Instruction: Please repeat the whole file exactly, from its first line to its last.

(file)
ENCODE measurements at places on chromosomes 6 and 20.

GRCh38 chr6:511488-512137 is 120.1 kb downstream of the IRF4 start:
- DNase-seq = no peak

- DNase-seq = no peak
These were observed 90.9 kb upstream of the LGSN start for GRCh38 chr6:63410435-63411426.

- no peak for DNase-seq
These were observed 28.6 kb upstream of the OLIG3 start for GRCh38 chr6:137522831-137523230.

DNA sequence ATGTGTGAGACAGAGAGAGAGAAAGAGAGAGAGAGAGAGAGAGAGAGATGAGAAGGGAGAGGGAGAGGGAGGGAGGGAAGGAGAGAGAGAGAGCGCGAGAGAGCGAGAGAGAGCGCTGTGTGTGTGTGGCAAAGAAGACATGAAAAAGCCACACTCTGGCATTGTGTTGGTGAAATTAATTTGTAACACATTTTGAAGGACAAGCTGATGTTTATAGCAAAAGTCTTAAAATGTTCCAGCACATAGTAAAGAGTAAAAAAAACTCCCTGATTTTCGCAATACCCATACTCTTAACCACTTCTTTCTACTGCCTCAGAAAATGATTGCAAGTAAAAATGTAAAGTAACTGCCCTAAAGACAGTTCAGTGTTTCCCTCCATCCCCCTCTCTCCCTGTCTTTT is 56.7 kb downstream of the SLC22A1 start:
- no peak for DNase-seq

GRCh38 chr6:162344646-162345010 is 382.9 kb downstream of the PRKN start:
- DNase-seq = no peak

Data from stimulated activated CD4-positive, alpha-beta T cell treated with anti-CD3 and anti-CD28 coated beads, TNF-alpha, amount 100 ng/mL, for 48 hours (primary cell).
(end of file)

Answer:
ENCODE measurements at places on chromosomes 6 and 20.

GRCh38 chr6:511488-512137 is 120.1 kb downstream of the IRF4 start:
- DNase-seq = no peak

- DNase-seq = no peak
These were observed 90.9 kb upstream of the LGSN start for GRCh38 chr6:63410435-63411426.

- no peak for DNase-seq
These were observed 28.6 kb upstream of the OLIG3 start for GRCh38 chr6:137522831-137523230.

DNA sequence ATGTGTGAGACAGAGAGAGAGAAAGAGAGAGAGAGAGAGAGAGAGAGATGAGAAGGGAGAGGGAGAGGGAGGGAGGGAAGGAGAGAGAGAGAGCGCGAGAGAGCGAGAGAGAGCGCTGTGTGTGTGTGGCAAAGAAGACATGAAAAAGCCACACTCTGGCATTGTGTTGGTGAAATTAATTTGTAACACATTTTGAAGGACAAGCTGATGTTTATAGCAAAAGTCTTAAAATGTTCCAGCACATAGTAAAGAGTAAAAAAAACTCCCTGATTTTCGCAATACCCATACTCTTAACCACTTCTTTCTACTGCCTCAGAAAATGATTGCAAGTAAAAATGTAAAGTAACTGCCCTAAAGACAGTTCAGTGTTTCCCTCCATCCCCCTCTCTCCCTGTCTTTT is 56.7 kb downstream of the SLC22A1 start:
- no peak for DNase-seq

GRCh38 chr6:162344646-162345010 is 382.9 kb downstream of the PRKN start:
- DNase-seq = no peak

Data from stimulated activated CD4-positive, alpha-beta T cell treated with anti-CD3 and anti-CD28 coated beads, TNF-alpha, amount 100 ng/mL, for 48 hours (primary cell).